imec, the world-leading research and innovation hub, recently presented an impressive thin-film tandem solar cell at the EU PVSEC conference. The cell consists of a top perovskite cell developed by imec within the partnerships of EnergyVille and Solliance, and a bottom CIGS cell from the Centre for Solar Energy and Hydrogen Research (ZSW, Stuttgart, Germany). The tandem cell resulting from this collaboration achieves a record efficiency of 24.6%.
The perovskite top cell in the tandem uses light in the visible part of the solar spectrum, while the light in the near-IR spectrum that passes through the perovskite cell is harvested by the underlying CIGS cell. In this way, the tandem cell significantly outperforms the stand-alone perovskite and CIGS cells. Moreover, both perovskite and CIGS cells are thin-film solar cells, paving the way to high efficiency flexible solar cells and building integrated photovoltaic (BIPV) solutions.
The CIGS cell of 0.5cm2 size has been made at the high-efficiency line at ZSW, employing all optimized processes necessary for the preparation of record devices. It thus was the ideal sample for combination with the perovskite cell. Further improvements of the technology will ultimately pave the way to thin-film tandem solar cells with efficiencies of more than 30%.
'We work on two types of tandem cells,' explains Tom Aernouts, group leader for thin-film photovoltaics at imec/EnergyVille. 'We combine our state-of-the-art perovskite technology with silicon or CIGS bottom cells. The advantage of CIGS is that it is a thin-film technology, just like perovskite, and that the tandem cells therefore can be fabricated in a wide variety of shapes and sizes. This makes it possible to use this technology in building-integrated PV applications. Future work will focus on upscaling the technology towards larger modules. Moreover, we will also look into developing solutions for 2-terminal cells because of their importance to the PV industry. In the end, it's the adoption of our results by our industrial partners that's important.'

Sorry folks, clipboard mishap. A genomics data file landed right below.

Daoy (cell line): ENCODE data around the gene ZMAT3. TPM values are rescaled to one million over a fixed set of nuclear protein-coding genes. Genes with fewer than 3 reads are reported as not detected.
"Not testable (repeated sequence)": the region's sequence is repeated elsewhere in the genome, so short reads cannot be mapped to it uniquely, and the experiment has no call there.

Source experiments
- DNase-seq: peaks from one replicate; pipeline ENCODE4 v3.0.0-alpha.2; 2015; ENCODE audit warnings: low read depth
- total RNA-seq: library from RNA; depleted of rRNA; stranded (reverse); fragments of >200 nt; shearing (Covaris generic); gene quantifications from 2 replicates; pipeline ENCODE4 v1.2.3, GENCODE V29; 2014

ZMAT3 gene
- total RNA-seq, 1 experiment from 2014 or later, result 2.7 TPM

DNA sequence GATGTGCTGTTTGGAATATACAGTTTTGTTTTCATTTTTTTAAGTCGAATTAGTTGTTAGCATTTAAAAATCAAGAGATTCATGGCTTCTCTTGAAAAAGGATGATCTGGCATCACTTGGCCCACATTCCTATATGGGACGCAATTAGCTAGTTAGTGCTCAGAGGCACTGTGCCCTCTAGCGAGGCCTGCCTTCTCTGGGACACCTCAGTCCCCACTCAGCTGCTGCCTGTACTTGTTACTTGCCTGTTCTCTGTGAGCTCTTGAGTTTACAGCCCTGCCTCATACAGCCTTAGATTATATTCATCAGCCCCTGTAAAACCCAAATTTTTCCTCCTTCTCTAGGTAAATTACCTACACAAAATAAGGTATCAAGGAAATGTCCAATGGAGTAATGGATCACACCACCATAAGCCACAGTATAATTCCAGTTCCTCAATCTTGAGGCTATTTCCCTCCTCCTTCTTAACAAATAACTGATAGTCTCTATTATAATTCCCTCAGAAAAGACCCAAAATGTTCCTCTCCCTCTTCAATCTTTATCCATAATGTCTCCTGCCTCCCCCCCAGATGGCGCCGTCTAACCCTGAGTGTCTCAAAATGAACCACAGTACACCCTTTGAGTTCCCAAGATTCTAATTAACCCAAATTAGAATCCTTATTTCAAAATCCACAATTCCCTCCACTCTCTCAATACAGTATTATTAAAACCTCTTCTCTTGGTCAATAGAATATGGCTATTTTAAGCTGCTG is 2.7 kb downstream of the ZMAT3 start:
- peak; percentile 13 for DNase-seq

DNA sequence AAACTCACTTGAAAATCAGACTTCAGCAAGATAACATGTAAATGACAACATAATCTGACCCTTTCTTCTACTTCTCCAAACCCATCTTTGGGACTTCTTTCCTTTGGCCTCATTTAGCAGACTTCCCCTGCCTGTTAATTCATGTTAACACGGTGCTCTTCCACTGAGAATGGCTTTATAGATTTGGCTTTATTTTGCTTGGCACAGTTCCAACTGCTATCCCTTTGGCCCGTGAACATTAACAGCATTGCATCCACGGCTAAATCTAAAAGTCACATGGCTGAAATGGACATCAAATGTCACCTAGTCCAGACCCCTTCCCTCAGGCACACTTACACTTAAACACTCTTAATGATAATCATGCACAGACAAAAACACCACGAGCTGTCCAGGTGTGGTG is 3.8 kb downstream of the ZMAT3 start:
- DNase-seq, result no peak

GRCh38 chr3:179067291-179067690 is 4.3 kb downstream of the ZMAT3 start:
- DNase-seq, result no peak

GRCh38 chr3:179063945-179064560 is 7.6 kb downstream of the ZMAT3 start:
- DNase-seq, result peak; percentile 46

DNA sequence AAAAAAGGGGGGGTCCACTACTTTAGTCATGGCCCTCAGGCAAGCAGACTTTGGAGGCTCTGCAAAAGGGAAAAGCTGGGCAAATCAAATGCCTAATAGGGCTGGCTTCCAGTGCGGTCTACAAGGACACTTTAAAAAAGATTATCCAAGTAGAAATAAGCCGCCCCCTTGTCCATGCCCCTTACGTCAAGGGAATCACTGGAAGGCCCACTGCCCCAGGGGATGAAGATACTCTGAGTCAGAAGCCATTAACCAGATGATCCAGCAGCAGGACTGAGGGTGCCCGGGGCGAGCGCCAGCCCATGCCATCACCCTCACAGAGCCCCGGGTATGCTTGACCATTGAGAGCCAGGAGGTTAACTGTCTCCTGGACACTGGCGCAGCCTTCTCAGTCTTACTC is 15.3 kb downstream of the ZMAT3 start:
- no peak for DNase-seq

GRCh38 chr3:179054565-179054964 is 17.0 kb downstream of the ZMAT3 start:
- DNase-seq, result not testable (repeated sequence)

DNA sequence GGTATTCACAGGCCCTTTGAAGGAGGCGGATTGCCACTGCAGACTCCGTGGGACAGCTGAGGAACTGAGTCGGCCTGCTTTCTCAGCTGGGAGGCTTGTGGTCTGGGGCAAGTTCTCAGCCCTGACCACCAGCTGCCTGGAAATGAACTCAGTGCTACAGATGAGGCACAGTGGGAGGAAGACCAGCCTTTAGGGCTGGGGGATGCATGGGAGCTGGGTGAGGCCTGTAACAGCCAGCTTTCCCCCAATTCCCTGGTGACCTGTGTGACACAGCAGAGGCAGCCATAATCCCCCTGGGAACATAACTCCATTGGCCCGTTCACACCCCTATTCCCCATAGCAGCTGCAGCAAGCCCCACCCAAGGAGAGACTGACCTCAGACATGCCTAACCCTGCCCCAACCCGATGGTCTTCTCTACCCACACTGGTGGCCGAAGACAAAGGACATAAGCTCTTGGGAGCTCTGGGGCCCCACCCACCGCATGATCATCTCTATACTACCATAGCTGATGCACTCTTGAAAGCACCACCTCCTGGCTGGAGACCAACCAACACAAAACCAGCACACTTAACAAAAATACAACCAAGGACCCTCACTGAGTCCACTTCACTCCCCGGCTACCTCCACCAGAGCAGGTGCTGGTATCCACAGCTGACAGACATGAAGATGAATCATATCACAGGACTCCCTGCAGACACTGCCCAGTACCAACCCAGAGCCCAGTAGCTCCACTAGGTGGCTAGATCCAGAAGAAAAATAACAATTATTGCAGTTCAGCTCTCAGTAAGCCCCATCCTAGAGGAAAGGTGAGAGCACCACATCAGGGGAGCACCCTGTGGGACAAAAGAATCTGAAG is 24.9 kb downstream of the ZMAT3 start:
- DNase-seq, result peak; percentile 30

'We owe the record efficiency to two factors,' says Prof. Dr. Michael Powalla, member of the board and head of the Photovoltaics Division at ZSW. 'On the one hand to the improved perovskite cell, on the other hand to one of the world's best efficiencies for CIGS cells. There are several parameters of the CIGS cell which we can optimize with regard to its combination with the perovskite top cell. Thus, we expect even better efficiency values in the future, paving the way to further cost reductions.'
Earlier this month, UCLA researchers reported a highly efficient thin-film solar cell with a double-layer design that converts 22.4% of the incoming energy from the sun. The device was made by spraying a thin layer of perovskite onto a commercially available solar cell. The solar cell that forms the bottom layer of the device was made of a compound of copper, indium, gallium and selenide, or CIGS.